WISCONSIN — A new Rasmussen poll suggests, at least in the short term, that the GOP has regained momentum in Wisconsin following the gubernatorial recall election last week.
Wisconsin’s electoral votes have gone to the Democratic candidate in every presidential election since the Ronald Reagan landslide in 1984 when Reagan carried 49 out of 50 states. However, there are indications that Republican presidential candidate Mitt Romney could have a shot at winning Wisconsin, with an assist from Wisconsin’s recall election.
Recent polls show public opinion is swinging in the Badger State as Wisconsin has once again become a battleground for the presidency.
“It’s up in the air, definitely in play. Six months ago, I think the White House had it firmly in their column. I think it’s up in the air,” Gov. Scott Walker said.
A right-leaning Rasmussen poll, released a week after Wisconsin’s recall election showed a flip in public opinion, with Obama down three points.
“Oh what a difference a recall makes! Here we are a week after a recall, and they’re neck-and-neck. (The recall) loosened up public opinion. It sort of unlocked how people were feeling — indeed it has to be that. Otherwise, how would one explain such a substantial change in public opinion?” UW-Milwaukee Professor of Governmental Affairs Mordecai Lee said.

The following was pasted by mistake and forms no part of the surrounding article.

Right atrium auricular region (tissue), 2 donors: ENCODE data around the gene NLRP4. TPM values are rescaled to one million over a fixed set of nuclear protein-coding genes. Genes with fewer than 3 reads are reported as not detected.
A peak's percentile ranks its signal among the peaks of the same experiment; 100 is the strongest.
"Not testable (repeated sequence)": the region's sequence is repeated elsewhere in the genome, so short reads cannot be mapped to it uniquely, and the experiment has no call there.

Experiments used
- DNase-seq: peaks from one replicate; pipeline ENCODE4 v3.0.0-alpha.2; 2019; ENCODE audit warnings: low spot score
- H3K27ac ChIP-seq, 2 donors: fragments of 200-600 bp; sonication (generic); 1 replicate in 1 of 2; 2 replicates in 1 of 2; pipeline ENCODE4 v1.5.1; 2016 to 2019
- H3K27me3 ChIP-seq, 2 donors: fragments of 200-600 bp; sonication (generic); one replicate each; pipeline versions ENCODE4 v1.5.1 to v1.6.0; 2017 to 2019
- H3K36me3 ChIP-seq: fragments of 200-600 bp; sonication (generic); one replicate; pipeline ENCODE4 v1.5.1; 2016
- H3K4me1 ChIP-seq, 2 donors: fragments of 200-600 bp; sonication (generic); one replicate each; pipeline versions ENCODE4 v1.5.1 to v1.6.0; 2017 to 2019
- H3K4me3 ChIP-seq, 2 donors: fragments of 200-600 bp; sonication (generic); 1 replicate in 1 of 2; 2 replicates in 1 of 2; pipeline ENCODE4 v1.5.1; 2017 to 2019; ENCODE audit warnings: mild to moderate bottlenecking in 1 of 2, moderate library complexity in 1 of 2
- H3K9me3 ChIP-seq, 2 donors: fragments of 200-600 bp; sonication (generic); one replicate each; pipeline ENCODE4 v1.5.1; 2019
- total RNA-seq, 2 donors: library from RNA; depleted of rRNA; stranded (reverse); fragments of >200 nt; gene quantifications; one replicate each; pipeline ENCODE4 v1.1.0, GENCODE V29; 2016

President Obama was in Ohio Thursday, June 14th — another “swing state,” where he delivered a speech on the economy.
Obama has visited Wisconsin several times, but avoided campaigning in the state during the recall campaign, instead sending a tweet of support for Tom Barrett.
Romney has planned a trip to the state next week. He is set to campaign with U.S. Rep. Paul Ryan on Monday, June 18th in Janesville.
Lee says Romney’s visit is a sign the presidential race in Wisconsin could be a close one.
“That means Wisconsin is winnable by either Romney or Obama, and we’re going to be seeing a lot of them. As long as we’re 50-50, we’re going to be seeing a lot of them,” Lee said.
Wisconsin’s Republican U.S. Senate candidates may also benefit from the “Walker Effect.”
Republican Tommy Thompson, who has been a vocal supporter of Gov. Walker now has a commanding lead over Democrat Tammy Baldwin, according to the Rasmussen poll. The poll numbers show that it appears the recall election altered what was presumed to be a very tight race.
“There’s this thing you can’t touch called momentum, and sometimes out of the blue, momentum influences public opinion,” Lee said.